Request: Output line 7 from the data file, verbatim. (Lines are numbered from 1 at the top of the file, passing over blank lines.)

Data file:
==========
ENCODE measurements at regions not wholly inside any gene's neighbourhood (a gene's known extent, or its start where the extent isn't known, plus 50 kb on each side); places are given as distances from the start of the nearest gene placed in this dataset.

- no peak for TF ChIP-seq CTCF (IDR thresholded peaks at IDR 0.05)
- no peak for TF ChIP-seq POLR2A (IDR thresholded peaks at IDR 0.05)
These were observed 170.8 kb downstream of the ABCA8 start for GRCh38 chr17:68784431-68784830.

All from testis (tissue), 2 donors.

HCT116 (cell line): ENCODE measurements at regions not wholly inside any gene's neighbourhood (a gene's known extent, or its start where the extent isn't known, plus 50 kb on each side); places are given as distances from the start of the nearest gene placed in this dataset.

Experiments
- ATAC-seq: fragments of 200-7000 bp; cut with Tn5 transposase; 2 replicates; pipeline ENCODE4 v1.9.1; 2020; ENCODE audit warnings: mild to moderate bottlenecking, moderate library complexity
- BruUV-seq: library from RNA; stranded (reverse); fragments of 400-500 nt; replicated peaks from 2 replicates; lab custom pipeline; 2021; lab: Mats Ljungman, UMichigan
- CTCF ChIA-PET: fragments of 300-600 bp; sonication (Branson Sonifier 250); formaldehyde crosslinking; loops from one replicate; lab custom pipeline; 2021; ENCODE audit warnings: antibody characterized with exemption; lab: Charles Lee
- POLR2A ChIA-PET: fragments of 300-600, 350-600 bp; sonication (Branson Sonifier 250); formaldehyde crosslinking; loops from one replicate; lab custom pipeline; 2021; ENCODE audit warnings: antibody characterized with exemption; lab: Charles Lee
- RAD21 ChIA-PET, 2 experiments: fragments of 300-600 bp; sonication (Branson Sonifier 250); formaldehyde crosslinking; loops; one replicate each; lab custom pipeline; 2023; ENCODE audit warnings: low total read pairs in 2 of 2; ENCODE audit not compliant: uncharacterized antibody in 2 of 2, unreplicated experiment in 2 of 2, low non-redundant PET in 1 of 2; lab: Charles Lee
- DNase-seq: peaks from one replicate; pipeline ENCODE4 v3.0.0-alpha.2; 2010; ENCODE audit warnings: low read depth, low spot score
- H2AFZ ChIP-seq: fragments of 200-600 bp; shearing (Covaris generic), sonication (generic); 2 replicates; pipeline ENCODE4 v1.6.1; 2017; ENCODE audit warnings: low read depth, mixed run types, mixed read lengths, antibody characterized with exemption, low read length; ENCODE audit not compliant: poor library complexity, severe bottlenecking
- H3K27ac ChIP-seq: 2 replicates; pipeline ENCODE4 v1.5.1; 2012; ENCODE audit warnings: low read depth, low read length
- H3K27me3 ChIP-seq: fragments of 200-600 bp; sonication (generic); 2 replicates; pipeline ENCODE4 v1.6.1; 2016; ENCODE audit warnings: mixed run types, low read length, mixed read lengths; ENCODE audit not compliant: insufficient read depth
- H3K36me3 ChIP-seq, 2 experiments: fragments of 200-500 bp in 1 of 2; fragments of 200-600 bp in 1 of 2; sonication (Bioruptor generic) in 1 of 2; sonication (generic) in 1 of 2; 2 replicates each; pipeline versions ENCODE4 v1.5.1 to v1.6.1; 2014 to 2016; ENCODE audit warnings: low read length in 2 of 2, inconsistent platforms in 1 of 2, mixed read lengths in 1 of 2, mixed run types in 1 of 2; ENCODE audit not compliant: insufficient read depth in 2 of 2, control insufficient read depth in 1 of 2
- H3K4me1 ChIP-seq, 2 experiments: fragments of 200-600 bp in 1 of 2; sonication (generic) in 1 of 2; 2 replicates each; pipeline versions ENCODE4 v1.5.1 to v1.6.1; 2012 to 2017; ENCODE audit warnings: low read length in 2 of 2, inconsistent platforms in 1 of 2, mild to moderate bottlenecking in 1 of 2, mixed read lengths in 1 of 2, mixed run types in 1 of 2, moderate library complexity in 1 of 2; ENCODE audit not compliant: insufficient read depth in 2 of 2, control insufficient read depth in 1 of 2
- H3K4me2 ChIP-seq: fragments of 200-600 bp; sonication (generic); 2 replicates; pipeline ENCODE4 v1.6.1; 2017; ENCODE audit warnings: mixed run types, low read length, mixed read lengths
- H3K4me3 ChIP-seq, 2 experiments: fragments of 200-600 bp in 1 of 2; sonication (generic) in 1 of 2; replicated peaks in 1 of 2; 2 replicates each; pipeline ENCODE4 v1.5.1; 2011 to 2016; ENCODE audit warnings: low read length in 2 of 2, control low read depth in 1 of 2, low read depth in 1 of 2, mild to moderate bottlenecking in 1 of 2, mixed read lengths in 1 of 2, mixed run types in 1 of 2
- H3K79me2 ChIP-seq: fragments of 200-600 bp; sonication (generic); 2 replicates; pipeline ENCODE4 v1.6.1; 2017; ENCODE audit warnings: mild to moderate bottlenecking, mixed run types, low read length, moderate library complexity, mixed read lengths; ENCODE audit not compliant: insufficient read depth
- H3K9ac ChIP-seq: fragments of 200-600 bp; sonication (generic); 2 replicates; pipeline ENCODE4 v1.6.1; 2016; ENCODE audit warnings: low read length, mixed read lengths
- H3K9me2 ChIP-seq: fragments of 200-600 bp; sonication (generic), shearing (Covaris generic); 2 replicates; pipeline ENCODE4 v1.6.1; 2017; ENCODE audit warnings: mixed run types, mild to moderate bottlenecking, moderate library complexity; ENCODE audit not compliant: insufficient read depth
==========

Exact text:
Experiments